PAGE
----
Saturday, February 25, 2023

I'm right, and everyone else is wrong. Awfully arrogant of me to say that????

 Presumably you should try to pick a religion where there is good reason to believe that its claims are true. If you think you religion is true, then you think that, to the extent that others differ from you, they are mistaken. But you don't get away from that by rejecting religion. If you think religious nonbelief is true, then you think that, say, atheism is true and that theists are wrong, and so with that you can use that as a basis for thinking yourself better than others. So everyone, believer and unbeliever, thinks that they are right and everyone else is wrong.

From my facebook feed--just for fun


Saturday, February 18, 2023

The Godelian argument against mechanism


Which Godel himself seems to have endorsed. 


Monday, February 13, 2023

Elections and the Burden of Proof

  I think the innocent until proven guilty rule has to apply to elections as well as to criminal cases. If, in order to be elected, you have to prove that there was no fraud, you could never elect anybody. Besides, stealing an election is a criminal offense. The expedient of locking someone up requires proof beyond a reasonable doubt. I think the expedient of overturning an election result requires a similar degree of proof. Trump and those like him think that it's OK to overturn elections because partisan officials assert, or even believe there was fraud. It doesn't work that way, and it shouldn't. None of the evidence provided in the case of the Arizona governor's race, or in the 2020 Presidential election, rises even to the level of a preponderance of the evidence (what is needed in a civil case), much less beyond reasonable doubt. You can't just scream FRAUD at the top of your lungs and float theories about Venezuelan voting machine software in order to get an election overturned. If that were true, then all Hillary would have needed to do would have been to make claims about Russian interference and she could get the 2016 election overturned. Without a high burden of proof for election fraud claims, chaos would result.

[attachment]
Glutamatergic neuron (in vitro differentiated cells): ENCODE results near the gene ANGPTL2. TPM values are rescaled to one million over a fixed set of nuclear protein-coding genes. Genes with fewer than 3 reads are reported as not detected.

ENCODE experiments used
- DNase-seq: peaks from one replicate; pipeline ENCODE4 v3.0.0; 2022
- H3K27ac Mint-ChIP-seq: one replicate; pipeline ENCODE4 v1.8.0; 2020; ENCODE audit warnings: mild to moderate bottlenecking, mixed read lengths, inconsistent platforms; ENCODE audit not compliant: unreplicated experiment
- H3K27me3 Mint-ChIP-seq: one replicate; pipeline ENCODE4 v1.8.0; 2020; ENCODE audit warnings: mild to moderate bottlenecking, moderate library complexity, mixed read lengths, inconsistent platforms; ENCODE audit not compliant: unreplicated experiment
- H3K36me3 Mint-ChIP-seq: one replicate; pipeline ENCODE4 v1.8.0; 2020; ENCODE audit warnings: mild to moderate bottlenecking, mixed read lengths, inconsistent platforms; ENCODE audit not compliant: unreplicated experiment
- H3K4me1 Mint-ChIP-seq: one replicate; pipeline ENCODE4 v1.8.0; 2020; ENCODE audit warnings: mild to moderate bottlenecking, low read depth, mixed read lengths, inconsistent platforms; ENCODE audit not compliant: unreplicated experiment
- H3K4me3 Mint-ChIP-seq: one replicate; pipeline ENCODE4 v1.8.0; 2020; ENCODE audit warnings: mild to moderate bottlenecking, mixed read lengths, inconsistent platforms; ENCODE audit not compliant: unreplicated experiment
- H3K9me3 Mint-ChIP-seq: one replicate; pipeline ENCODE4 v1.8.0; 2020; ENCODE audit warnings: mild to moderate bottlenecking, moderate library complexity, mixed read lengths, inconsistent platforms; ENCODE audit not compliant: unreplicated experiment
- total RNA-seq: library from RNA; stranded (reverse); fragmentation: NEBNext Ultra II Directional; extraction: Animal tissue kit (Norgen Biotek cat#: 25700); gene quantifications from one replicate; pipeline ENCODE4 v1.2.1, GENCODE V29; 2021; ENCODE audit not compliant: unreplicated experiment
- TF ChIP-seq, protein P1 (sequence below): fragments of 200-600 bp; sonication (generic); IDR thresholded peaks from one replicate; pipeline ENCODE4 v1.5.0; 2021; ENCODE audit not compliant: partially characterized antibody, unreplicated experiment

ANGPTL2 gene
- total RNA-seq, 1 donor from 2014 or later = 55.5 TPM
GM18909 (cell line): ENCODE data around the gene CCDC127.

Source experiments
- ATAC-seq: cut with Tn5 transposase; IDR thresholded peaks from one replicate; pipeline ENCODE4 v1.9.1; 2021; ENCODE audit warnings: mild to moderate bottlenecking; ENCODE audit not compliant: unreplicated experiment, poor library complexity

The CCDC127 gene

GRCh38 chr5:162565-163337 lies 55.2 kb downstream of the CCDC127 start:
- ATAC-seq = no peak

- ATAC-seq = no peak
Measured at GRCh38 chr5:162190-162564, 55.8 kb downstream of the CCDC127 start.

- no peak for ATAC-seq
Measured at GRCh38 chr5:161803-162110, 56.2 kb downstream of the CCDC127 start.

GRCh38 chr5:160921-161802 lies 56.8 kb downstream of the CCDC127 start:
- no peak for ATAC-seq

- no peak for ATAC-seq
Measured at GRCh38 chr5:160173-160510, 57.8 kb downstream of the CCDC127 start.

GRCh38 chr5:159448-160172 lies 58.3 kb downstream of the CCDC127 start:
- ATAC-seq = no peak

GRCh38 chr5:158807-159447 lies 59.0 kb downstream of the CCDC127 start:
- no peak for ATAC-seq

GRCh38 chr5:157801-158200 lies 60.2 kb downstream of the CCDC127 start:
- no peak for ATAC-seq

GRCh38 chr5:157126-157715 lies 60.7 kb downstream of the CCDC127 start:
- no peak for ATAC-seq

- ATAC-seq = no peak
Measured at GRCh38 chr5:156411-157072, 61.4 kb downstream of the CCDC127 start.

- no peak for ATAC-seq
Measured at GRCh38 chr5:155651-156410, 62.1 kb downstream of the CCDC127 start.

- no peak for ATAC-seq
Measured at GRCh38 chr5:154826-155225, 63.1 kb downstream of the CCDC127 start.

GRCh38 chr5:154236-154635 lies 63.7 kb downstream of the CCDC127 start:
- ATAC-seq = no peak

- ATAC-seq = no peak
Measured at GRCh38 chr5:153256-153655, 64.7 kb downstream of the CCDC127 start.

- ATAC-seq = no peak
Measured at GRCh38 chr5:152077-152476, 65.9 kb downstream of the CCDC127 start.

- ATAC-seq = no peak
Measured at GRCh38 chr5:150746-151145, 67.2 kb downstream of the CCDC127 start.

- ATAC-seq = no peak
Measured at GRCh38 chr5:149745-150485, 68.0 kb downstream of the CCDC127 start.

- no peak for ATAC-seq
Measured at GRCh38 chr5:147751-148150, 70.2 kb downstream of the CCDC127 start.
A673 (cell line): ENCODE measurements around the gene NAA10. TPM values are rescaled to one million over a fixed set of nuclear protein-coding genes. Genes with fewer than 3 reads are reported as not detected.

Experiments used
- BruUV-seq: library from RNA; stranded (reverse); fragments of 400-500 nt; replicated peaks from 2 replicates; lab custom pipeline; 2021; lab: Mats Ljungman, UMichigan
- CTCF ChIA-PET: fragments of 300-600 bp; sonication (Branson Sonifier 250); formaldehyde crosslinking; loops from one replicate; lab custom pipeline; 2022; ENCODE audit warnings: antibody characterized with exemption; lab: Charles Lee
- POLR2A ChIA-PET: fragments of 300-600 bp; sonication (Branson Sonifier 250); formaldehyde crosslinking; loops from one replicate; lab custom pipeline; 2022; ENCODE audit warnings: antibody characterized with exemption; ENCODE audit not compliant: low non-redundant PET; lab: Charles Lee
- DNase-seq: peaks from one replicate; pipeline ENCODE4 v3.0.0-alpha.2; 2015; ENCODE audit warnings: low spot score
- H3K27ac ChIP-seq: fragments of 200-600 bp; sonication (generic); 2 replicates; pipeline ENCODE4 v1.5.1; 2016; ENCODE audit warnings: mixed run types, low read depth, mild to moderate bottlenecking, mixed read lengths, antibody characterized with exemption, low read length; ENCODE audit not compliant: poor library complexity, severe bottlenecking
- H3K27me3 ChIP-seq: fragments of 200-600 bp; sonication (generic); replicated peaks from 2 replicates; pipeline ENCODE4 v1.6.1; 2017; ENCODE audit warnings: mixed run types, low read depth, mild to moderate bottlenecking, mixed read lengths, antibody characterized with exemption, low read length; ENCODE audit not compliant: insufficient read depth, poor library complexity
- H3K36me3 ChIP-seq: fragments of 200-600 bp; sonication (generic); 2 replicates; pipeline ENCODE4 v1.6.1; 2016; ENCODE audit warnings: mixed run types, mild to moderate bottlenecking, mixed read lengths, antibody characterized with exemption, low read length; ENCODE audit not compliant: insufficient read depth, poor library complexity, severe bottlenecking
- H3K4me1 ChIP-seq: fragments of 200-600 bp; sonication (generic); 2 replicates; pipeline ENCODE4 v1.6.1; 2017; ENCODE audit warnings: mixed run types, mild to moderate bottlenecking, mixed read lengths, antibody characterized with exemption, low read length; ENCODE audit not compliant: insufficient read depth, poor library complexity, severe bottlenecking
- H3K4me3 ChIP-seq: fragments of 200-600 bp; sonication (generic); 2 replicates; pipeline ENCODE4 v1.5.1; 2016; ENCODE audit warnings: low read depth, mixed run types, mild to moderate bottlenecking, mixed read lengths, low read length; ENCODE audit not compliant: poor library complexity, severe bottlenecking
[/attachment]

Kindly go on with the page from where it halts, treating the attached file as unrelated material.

Sunday, February 12, 2023

Are religious motives for good conduct mercenary?

 But religious motives for good conduct are not all mercenary.

“We are afraid that Heaven is a bribe, and that if we make it our goal we shall no longer be disinterested. It is not so. Heaven offers nothing that the mercenary soul can desire. It is safe to tell the pure in heart that they shall see God, for only the pure in heart want to. There are rewards that do not sully motives. A man's love for a woman is not mercenary because he wants to marry her, nor his love for poetry mercenary because he wants to read it, nor his love of exercise less disinterested because he wants to run and leap and walk. Love, by definition, seeks to enjoy its object.”

― C.S. Lewis, The Problem of Pain

Sunday, February 05, 2023

Was C. S. Lewis a chicken atheist?


Christopher Hitchens on Liar, Lunatic or Lord

 The atheist writer Christopher Hitchens, on the other hand, argues that Lewis's contention is right but offers a different interpretation: in contrast to Christian moralists like Thomas Jefferson and Ernest Renan, he writes, "I am bound to say that Lewis is more honest here. Absent a direct line to the Almighty and a conviction that the last days are upon us, how is it 'moral' [...] to claim a monopoly on access to heaven, or to threaten waverers with everlasting fire, let alone to condemn fig trees and persuade devils to infest the bodies of pigs? Such a person if not divine would be a sorcerer and a fanatic."[37

  1. Hitchens, Christopher (9 July 2010). "In the Name of the Father, the Sons...". The New York Times. Retrieved 10 February 2015. 

Thursday, February 02, 2023

75th Anniversary of Lewis's exchange with Anscombe

 This is the 75th anniversary of Anscombe's famous paper presentation. Clearly Lewis believed 1) That Anscombe's criticism showed a serious problem with his presentation of the argument in Miracles, and 2) her criticisms did not show, as she claimed, that the naturalist is off the hook from objections to the effect that it naturalism is inconsistent the validity of reasoning. I think this is clear from Lewis's comment in his reply to Pittenger and his the short reply in the Socratuc Digest, not to mention his revision of the chapter for Fontana which appeared in 1960, twelve full years after the original exchange. The issue here isn't the popular nonsense about giving up apologetics and writing Narnia instead. The question is why, being critiqued in this way by Anscombe, and believing that the core of the argument holds nonetheless, why he didn't present a paper to the Socratic subsequently called "A Reply to Miss Anscombe's Argument that Naturalism is Not Self-Refuting." That's what I would have done, and have done in response to my critics over the years.

See the appendices here.